Guest Post by Laura M.
Thirty-four years. It was thirty-four years ago I stood in the emergency department waiting room and watched the doctor telling me that you were gone. I watched his mouth moving, but his words made no sense. How could you be gone when you were the liveliest, funniest person I knew? When you were the magnetic center of my world? The Earth tilted off its axis.
In the days and weeks that followed, nothing made sense. I could not tell up from down, day from night. It was summertime, but I don’t remember it being hot. Food had no taste. I sometimes put my shirts on backwards by mistake: where was front, anyway? Even today, when I meet people in those first throes of grief, I cannot imagine how they are coping. I am awed by their ability to walk and talk.
Every moment of just continuing to live should count as a victory.
Thirty-four years. What do I get in exchange for thirty-four years of grieving? Such a high price: what is the return on investment? For me, there is a peace that comes with thirty-four years– a resigned peace, edged with pain. At thirty-four years, I know from tough experience that I go on living because life goes on.
Time passes without my permission. Whether I want it to or not, the Earth keeps spinning, the seasons change, other kids keep growing. There are groceries to buy, laundry to fold, bills to pay. Those things seem so senselessly petty compared to what I have lost, and yet they are a refuge as well. At thirty-four years, I am pretty sure it is not a betrayal of you to live my life. Rather, the life I so desperately wish you had lived is sacred, and I should not waste the sacred time I have.
At thirty-four years the impotent rage is gone. Anger was never going to bring you back, nor was its cousin, guilt. Anger came so easily; it felt like being in control. Anger at the driver who killed you, certainly, but there was plenty to go around. Anger at my sister who forgot your birthday, at the friend who gave her newborn your name, at my co-worker who thought three months was long enough to grieve. Rage at myself for not protecting you and at your father who didn’t grieve exactly as I did. Irritation at a driver who cut me off in traffic or the old woman counting out her change too slowly in the check-out lane. It was so exhausting, that anger, and so isolating.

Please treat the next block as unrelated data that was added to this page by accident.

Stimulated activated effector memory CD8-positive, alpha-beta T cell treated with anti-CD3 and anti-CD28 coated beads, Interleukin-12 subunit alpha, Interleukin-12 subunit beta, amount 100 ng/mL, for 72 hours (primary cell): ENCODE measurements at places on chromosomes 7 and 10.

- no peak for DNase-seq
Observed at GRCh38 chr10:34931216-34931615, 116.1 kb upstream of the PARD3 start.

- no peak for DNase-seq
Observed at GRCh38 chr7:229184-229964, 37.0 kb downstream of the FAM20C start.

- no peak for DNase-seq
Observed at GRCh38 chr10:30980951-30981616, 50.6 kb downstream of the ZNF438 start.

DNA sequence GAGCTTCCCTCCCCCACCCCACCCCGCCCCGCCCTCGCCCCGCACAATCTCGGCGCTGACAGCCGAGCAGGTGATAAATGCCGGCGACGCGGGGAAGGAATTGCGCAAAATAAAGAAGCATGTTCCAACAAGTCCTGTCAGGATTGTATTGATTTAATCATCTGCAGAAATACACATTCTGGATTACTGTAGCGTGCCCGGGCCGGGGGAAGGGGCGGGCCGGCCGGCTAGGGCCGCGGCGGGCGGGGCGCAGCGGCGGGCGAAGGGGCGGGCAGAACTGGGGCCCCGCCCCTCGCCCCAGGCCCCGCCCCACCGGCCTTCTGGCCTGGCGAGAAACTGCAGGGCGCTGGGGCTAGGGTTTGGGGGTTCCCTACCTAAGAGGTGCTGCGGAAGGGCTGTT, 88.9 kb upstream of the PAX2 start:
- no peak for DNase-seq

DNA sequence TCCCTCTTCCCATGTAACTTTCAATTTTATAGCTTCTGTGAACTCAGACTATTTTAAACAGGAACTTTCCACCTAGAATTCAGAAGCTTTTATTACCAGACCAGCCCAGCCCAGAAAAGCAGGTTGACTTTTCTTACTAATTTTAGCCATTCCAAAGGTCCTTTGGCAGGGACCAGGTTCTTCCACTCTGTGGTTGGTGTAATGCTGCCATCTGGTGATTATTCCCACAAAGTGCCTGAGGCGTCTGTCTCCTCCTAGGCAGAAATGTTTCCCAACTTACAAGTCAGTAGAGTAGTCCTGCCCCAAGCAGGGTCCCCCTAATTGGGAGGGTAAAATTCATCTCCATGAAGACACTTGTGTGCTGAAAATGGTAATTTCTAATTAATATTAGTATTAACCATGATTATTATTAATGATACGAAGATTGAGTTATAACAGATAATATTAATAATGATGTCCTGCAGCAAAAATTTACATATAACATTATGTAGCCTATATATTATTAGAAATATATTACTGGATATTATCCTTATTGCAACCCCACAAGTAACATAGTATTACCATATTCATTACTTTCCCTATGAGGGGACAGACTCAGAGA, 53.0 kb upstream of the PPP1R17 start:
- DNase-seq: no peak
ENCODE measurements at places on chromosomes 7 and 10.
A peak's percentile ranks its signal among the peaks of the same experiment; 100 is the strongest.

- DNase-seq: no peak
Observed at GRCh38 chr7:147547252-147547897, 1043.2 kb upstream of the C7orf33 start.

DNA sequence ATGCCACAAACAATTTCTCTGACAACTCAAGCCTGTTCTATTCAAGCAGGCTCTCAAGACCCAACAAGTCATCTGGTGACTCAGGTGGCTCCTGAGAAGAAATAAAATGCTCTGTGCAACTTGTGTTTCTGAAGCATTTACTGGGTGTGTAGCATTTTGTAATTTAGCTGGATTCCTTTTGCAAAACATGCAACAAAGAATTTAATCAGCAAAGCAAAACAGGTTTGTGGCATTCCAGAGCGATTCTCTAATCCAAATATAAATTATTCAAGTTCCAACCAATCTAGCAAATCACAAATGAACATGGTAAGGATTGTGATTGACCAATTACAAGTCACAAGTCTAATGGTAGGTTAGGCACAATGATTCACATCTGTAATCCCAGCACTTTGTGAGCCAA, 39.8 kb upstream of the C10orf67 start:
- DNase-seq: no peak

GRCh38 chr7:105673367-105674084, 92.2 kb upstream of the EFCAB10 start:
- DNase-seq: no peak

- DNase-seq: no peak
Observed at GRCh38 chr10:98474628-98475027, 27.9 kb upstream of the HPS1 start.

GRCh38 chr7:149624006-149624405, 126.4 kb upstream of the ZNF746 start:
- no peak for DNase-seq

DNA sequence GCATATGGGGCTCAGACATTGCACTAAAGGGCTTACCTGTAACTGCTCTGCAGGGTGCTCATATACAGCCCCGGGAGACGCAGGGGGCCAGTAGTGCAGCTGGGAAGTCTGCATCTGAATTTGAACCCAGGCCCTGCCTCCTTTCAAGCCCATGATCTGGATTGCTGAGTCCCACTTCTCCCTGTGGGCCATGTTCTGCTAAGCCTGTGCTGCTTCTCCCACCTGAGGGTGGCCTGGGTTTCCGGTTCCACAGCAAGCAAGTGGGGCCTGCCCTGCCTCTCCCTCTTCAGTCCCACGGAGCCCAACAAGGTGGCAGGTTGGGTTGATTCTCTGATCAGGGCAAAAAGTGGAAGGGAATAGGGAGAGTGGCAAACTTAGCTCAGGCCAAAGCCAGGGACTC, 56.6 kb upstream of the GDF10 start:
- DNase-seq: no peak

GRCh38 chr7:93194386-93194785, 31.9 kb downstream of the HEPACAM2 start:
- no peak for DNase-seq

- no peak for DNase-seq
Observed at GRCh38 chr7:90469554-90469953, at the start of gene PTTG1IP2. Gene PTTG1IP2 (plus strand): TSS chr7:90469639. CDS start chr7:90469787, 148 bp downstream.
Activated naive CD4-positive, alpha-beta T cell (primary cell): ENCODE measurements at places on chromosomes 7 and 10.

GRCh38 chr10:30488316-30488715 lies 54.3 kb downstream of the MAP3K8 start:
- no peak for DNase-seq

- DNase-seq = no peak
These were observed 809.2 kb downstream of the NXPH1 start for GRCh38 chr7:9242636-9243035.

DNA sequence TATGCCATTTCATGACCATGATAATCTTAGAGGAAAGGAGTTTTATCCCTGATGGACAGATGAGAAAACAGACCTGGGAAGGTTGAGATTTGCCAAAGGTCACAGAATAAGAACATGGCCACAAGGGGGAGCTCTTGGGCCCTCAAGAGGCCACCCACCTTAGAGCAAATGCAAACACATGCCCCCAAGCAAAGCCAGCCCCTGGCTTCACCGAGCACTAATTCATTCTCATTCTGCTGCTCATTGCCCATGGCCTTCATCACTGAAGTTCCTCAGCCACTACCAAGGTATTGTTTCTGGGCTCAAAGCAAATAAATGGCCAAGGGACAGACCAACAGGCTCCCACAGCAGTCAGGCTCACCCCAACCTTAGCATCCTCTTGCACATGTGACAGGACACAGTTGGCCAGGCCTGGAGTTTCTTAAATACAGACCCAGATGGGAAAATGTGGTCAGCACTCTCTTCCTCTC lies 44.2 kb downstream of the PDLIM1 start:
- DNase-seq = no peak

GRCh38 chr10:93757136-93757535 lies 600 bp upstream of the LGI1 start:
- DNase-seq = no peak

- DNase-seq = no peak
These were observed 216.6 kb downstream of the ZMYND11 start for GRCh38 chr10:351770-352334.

At thirty-four years, I know that I will never forget you. I remember you so vividly: your sparkly brown eyes, your brown curls that you called your “bubbles.” Your slow smile and small fingers, the smell of you asleep in my lap. At thirty-four years, I choose to remember your life rather than your death. I get to choose. You would be thirty-seven years old now. Thirty-seven! Oh, how I wish I could see what kind of person you would be at thirty-seven.
At thirty-four years, I have experience enough to know that feelings come and then they go again. At times, the pain of losing you knocks me flat. Earlier this week I was reminded of you in a particularly emotional way, and I literally went to my knees from the pain. The feeling and the thoughts were as familiar as my own palm: “I cannot go on without you!” But there was another thought alongside the first: “This is grief, and it will pass.” I can live that moment in the grief, missing you desperately, knowing that it will not kill me and that I will carry on. And I do.
Above all, at thirty-four years I am honored to have been your mother. I miss you so dreadfully, and even worse, I am so sad that you are missing life. You brought immense happiness to the world in your short time here; you made my life so much richer for knowing you.
Is thirty-four years of grief too much to pay for three amazing years of knowing you?
Not at all, Ben. Not at all.